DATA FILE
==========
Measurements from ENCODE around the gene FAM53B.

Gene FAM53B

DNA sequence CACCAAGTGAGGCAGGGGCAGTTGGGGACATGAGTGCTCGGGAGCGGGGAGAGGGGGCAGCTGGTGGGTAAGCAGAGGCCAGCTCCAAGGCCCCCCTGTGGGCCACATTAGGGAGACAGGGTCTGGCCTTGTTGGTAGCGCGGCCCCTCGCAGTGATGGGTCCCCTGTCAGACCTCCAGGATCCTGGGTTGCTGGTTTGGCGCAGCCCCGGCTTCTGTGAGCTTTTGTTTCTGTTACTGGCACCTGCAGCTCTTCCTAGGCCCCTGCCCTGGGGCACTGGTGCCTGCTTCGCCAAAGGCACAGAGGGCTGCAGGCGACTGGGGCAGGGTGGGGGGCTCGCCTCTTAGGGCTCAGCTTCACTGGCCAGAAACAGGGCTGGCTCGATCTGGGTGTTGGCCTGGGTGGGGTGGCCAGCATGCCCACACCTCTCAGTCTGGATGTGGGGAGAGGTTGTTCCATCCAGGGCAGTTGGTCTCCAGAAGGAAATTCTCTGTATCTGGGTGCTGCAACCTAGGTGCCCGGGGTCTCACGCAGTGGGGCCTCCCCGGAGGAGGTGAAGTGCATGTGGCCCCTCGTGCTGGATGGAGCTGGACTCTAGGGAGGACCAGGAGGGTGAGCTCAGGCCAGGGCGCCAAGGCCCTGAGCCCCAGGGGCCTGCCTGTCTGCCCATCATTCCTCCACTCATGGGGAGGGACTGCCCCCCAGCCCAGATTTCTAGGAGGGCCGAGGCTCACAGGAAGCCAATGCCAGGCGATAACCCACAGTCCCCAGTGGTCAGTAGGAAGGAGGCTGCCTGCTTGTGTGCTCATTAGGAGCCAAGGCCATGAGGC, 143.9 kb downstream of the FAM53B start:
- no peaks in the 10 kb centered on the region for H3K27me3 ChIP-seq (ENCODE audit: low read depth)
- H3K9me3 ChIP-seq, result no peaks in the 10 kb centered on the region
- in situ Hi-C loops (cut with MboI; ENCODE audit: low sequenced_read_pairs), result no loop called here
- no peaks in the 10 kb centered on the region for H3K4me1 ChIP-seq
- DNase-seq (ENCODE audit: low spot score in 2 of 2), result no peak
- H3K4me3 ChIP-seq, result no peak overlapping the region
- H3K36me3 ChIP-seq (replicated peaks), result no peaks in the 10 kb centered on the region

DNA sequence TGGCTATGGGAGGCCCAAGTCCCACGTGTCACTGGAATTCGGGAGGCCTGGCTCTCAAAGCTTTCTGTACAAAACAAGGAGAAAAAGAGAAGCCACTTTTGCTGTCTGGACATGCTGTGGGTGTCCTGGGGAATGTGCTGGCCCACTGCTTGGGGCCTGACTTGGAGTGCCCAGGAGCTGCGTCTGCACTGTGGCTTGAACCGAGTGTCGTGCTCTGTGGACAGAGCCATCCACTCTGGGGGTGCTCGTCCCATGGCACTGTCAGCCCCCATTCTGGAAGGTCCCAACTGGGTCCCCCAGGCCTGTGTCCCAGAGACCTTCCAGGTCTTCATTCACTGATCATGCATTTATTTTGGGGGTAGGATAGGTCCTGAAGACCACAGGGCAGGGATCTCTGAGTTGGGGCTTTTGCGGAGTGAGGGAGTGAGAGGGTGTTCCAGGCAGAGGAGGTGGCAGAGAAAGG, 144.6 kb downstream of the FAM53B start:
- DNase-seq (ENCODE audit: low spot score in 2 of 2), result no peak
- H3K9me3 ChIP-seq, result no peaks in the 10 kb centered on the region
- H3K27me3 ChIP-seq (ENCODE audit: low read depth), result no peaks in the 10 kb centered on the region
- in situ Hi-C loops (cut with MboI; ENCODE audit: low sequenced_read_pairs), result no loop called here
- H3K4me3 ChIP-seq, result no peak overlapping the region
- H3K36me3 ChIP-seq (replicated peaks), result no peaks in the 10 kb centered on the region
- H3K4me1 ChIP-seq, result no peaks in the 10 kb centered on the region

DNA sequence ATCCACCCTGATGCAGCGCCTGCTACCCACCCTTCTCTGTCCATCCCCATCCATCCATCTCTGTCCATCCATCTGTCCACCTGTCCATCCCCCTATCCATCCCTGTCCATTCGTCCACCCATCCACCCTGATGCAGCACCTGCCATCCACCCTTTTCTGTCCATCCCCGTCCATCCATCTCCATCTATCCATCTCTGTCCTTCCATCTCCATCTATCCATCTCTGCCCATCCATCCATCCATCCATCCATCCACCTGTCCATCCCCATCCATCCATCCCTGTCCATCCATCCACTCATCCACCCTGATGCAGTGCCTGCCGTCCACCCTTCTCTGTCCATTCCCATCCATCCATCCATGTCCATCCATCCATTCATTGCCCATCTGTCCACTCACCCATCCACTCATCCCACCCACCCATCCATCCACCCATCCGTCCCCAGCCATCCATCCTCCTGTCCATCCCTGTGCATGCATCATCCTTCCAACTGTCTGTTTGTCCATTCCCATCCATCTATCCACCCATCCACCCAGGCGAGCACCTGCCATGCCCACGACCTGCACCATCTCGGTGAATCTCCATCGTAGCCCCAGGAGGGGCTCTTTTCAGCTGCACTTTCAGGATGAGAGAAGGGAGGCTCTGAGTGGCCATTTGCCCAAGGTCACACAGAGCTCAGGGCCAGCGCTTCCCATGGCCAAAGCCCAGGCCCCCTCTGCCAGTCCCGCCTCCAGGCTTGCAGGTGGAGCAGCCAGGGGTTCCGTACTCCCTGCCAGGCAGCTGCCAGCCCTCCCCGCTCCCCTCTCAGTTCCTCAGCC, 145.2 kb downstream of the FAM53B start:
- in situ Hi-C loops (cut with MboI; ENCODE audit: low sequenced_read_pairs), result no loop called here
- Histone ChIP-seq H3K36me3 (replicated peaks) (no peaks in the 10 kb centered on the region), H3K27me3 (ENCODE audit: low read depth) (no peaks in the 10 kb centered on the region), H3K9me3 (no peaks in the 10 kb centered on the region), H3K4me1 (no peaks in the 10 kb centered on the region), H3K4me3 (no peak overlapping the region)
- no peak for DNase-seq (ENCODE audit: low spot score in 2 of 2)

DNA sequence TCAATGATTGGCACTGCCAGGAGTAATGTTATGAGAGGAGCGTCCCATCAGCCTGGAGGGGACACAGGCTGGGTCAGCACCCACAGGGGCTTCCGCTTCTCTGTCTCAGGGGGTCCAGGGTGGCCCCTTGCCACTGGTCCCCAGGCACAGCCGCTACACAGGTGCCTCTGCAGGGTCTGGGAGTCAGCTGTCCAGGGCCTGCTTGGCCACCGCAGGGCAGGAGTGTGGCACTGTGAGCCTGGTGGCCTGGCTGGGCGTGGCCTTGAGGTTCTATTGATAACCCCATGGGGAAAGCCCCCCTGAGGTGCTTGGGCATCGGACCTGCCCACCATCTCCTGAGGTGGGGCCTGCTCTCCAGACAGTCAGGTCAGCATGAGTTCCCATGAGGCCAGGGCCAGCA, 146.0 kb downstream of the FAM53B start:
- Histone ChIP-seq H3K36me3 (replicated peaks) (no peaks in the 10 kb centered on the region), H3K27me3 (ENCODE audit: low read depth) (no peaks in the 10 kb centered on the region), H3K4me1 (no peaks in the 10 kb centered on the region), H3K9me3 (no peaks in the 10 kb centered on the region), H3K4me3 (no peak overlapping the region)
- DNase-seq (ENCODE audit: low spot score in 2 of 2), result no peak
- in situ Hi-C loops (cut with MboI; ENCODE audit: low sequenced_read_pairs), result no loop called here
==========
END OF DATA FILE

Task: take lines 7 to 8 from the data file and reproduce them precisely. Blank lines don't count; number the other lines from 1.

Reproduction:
- no peaks in the 10 kb centered on the region for H3K4me1 ChIP-seq
- DNase-seq (ENCODE audit: low spot score in 2 of 2), result no peak